Andreas Schön


For his first solo exhibition in Italy, Andreas Schön presented a unified body of work that differed radically from his usual landscape painting. His most recent installation consisted of a series of portraits that depicted a toy lamb from various angles. Attached to the puppet’s back was a small ribbon with the colors of the French flag; its ears, stretched forward, recalled 17th-century men’s wigs. These details were sufficient to evoke, in almost satirical fashion, the French Revolution. Indeed, each puppet was given the name of a historical personage: Philippe Egalité, Talleyrand, Capet, Danton, Saint Just, and Kloots, a German officer who abandoned his country to join up with the French.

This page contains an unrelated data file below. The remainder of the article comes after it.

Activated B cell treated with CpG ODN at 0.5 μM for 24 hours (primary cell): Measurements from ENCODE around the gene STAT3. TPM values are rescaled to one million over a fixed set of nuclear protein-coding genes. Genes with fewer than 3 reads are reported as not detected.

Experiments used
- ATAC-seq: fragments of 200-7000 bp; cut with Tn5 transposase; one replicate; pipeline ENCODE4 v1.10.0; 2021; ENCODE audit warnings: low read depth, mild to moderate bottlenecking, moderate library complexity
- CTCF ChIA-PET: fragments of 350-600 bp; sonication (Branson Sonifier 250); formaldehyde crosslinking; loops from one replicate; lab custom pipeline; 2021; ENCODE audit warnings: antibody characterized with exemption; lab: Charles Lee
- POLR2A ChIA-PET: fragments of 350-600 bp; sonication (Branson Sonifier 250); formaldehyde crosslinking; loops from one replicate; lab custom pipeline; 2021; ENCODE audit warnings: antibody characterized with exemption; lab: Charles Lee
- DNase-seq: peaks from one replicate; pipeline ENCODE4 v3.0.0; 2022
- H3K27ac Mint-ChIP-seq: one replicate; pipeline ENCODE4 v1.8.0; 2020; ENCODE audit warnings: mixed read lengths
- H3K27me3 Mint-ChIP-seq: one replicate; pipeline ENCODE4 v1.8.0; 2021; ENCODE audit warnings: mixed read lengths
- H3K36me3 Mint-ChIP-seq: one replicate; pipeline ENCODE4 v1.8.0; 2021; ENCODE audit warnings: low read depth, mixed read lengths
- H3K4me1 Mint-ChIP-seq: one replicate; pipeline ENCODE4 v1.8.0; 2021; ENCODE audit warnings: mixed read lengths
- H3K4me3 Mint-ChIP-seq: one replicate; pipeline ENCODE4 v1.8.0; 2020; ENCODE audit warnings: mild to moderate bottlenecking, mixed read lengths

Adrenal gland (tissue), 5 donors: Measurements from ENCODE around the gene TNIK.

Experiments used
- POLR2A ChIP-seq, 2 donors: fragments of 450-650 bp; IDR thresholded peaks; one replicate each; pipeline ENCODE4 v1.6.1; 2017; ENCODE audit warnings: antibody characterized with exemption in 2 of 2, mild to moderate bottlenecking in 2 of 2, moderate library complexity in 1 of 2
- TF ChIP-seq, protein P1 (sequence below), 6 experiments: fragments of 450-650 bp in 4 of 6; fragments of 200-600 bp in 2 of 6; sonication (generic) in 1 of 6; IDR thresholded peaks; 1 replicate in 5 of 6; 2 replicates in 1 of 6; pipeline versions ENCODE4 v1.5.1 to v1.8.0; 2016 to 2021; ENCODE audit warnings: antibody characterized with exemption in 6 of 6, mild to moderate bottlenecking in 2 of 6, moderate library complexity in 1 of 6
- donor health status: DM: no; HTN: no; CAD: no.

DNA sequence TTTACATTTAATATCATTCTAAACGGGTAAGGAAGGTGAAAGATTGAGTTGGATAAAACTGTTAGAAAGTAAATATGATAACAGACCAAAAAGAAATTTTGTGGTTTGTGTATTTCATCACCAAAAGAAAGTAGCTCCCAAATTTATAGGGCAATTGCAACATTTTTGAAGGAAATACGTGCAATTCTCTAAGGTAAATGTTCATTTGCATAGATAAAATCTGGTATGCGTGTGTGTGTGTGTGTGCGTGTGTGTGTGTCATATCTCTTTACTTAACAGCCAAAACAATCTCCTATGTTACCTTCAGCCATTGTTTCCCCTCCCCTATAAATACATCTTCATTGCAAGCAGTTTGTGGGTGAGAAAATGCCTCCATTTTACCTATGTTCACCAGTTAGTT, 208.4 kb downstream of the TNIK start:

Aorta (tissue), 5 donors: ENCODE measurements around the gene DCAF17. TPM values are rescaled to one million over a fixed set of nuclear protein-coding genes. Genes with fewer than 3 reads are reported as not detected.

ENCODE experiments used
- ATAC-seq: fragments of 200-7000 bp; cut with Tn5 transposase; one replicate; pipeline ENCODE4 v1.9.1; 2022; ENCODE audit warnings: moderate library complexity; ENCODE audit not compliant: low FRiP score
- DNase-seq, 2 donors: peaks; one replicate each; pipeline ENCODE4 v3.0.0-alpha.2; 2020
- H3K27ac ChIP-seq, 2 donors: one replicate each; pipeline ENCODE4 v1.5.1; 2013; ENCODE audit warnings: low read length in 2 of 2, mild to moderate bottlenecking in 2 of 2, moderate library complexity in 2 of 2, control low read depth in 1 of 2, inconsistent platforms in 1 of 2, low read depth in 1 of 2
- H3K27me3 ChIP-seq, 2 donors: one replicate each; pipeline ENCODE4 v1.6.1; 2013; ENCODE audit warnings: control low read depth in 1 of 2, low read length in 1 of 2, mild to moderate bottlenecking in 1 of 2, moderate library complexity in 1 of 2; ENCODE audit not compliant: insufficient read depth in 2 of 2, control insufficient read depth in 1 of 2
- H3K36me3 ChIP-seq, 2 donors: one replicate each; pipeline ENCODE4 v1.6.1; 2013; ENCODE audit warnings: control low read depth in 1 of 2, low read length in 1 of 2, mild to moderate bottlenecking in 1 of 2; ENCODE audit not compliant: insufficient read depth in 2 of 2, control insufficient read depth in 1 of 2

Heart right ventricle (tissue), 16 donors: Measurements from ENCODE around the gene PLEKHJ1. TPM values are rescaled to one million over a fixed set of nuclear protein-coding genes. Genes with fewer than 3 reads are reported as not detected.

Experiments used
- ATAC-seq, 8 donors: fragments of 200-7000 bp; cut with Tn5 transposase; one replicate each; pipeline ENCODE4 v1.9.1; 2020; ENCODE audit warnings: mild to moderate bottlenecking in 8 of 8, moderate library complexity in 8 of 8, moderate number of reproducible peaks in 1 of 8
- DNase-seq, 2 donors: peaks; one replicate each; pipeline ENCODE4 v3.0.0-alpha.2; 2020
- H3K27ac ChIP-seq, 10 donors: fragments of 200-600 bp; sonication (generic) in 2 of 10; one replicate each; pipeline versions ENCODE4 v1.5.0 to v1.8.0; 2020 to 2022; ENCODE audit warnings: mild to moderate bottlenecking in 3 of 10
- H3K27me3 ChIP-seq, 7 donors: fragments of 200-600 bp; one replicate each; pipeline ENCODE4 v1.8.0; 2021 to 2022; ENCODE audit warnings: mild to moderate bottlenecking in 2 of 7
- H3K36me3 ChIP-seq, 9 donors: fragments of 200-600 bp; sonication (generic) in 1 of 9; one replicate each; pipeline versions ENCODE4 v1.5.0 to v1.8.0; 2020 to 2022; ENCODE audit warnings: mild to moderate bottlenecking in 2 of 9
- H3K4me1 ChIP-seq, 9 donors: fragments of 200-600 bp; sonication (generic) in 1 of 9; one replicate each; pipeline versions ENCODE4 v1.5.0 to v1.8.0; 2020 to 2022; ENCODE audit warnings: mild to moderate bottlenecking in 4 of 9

The use of a sheep—usually emblematic of meekness—to represent one of the most brutal periods in French history, made clear the satirical intent of this work. By placing victims and executioners together, Schön also erased any distinctions among those who figured prominently in this period, often on opposite sides, as if to confront the way in which many of the debates that informed the birth of one of the first democratic states have been forgotten. That is, even in contemporary life we resist analyzing the social relations that animate our political life and that are the legacy of the French Revolution. Schön’s work (re)presents history as farce: the original values seem to have been lost in the meaningless equation of actions and judgments that were originally in opposition, and rightly so.

Giorgio Verzotti

Translated from the Italian by Marguerite Shore.